- IT Integration Facilitated: Devices or sensors that are found at the field level of the ISA-95 automation pyramid using fieldbus as the communication protocol, are not able to communicate directly with a high level application such as an ERP system. The information needs to be collected by PLCs then transmitted to SCADA systems and then finally pushed up the stack to IT networks. OPC UA is an information carrier that is common throughout all the levels of the automation pyramid. As a result, it makes the automation pyramid obsolete since devices can deliver data directly to higher levels. In addition, OPC UA enables the use of non-cryptical process logic from the cloud . Therefore, a different approach to digital transformation is possible leveraging OPC UA as shown in Figure 2.
2.4. Related Works
3. Experimental Methodology
3.1. Architectural System Design
3.1.1. Programmable Logic Controller (PLC)
3.1.2. OPC UA Server
3.1.3. Communication Nodes
3.2. Experimental Testbed Setup
3.2.1. OPC UA Server Configuration
3.2.2. Nodes Configuration
3.2.3. DHT22 Sensors
3.2.4. Simulated Nodes
3.3. SCADA Configuration
3.4. Data Logging and Collection
4. Evaluation Results and Analysis
4.1. CPU Usage of the Raspberry Pi 4B & 3B
4.2. RAM Usage of the Raspberry Pi 4B & 3B
4.3. Network Traffic of the Raspberry Pi 4B & 3B
5. Conclusions and Future Work
Institutional Review Board Statement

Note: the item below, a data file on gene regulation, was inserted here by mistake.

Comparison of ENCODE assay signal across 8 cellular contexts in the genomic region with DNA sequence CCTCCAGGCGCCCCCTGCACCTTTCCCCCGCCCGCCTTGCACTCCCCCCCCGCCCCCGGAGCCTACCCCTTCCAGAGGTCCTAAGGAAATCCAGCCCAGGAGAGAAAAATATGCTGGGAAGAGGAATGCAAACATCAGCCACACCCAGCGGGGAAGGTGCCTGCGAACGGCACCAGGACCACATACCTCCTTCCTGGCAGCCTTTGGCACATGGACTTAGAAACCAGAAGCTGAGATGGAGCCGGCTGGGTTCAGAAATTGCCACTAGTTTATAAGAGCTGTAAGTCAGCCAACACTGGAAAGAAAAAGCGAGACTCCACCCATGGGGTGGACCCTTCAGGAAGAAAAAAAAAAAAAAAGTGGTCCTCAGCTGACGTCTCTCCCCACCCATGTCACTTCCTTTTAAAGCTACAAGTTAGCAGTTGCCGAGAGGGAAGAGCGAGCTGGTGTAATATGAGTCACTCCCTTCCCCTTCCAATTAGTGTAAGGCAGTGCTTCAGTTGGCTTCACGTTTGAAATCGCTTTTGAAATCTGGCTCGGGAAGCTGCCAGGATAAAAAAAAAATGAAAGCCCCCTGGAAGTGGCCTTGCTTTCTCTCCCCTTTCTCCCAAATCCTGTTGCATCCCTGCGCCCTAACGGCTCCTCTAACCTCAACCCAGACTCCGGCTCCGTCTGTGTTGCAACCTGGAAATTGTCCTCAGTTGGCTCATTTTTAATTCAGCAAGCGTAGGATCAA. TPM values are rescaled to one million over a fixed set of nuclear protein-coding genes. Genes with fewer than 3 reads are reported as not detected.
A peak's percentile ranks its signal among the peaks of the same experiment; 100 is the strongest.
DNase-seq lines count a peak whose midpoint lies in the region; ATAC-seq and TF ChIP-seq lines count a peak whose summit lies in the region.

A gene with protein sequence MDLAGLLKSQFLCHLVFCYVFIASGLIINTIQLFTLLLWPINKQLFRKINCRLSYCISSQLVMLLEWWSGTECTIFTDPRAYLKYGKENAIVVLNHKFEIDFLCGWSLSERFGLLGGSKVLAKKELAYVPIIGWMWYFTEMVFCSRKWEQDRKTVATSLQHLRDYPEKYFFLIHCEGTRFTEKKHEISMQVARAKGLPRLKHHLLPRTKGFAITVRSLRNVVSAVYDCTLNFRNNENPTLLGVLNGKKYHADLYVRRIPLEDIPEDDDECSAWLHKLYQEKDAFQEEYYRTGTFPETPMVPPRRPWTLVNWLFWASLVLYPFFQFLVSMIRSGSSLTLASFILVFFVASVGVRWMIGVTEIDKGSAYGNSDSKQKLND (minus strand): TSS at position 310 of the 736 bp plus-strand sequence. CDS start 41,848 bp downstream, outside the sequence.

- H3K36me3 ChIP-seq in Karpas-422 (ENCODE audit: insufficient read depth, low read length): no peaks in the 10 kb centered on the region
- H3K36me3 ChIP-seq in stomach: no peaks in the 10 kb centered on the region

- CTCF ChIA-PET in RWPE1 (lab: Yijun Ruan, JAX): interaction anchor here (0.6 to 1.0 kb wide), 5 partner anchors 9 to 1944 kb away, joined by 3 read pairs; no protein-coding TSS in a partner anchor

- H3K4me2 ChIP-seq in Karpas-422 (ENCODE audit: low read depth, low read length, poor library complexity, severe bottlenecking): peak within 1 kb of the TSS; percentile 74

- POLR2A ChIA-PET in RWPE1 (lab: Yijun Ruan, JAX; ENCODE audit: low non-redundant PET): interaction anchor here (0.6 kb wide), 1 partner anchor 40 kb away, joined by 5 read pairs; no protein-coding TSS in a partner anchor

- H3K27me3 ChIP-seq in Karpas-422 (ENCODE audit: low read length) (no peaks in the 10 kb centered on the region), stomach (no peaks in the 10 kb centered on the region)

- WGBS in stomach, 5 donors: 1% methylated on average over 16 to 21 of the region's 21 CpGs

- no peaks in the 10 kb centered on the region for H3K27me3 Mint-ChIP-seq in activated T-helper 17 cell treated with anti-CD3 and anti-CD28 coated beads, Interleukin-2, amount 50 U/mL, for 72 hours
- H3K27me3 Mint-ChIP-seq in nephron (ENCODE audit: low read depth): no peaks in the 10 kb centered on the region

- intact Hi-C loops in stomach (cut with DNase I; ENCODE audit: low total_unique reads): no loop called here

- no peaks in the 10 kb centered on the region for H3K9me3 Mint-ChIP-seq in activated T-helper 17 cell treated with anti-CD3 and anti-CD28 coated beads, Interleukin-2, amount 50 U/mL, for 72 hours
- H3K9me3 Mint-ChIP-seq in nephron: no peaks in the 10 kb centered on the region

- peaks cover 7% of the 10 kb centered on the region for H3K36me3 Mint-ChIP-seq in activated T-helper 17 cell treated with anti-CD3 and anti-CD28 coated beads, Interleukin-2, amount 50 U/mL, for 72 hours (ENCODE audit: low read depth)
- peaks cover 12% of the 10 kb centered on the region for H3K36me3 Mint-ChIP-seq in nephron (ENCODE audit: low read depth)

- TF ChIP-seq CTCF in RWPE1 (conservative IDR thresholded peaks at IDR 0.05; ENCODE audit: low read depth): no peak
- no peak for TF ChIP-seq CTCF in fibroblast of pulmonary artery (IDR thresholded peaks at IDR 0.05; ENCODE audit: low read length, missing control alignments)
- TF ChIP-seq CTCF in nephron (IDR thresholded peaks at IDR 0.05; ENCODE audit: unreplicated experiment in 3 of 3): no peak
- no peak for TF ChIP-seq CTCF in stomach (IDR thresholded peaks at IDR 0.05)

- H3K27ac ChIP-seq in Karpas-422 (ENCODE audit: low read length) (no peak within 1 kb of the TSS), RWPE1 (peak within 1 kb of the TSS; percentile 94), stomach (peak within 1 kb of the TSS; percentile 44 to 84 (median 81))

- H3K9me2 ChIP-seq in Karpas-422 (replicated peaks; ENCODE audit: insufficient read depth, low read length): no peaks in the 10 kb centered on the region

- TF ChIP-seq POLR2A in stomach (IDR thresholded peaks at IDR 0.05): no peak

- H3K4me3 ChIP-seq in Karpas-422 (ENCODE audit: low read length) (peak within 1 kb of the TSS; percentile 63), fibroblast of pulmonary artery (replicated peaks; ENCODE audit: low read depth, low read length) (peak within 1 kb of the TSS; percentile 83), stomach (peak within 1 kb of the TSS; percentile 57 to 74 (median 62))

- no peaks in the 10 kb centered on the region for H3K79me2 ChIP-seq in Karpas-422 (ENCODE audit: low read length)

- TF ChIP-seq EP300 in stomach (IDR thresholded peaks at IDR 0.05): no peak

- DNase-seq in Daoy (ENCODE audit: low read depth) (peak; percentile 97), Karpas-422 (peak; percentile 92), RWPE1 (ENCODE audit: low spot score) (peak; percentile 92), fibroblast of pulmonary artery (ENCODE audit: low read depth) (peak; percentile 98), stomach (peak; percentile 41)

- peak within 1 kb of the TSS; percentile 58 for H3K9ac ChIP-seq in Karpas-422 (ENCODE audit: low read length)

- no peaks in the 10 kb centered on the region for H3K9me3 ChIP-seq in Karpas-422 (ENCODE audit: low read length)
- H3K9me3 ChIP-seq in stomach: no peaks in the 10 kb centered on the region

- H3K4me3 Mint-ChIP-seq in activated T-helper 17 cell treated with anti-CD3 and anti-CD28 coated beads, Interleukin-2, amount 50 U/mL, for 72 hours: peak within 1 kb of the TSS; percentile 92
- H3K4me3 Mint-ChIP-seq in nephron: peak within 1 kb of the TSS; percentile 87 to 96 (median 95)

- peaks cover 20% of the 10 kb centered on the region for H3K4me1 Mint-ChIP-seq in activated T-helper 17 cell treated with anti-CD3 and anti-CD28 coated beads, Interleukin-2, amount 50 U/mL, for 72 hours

Informed Consent Statement
Data Availability Statement
Conflicts of Interest
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|Specifications||Raspberry Pi 4B 4 GB||Raspberry Pi 3 B V1.2|
|CPU||Broadcom BCM2711, Quad core Cortex-A72 (ARM v8) 64-bit SoC @ 1.5 GHz||Broadcom BCM2837, Quad Core Cortex-A52 (ARM v8) 64-bit SoC @ 1.2 GHz|
|RAM||4 GB LPDDR4-3200 SDRAM||1 GB LPDDR2-1400 SRAM|
|Wi-Fi||2.4 GHz and 5.0 GHz IEEE 802.11ac wireless||2.4 GHz IEEE 802.11b/g/n wireless|
|Test Scenario||No. of Connected Nodes||No. of Unique Variables and Data Values|
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Ladegourdie, M.; Kua, J. Performance Analysis of OPC UA for Industrial Interoperability towards Industry 4.0. IoT 2022, 3, 507-525. https://doi.org/10.3390/iot3040027
Ladegourdie M, Kua J. Performance Analysis of OPC UA for Industrial Interoperability towards Industry 4.0. IoT. 2022; 3(4):507-525. https://doi.org/10.3390/iot3040027Chicago/Turabian Style
Ladegourdie, Marc, and Jonathan Kua. 2022. "Performance Analysis of OPC UA for Industrial Interoperability towards Industry 4.0" IoT 3, no. 4: 507-525. https://doi.org/10.3390/iot3040027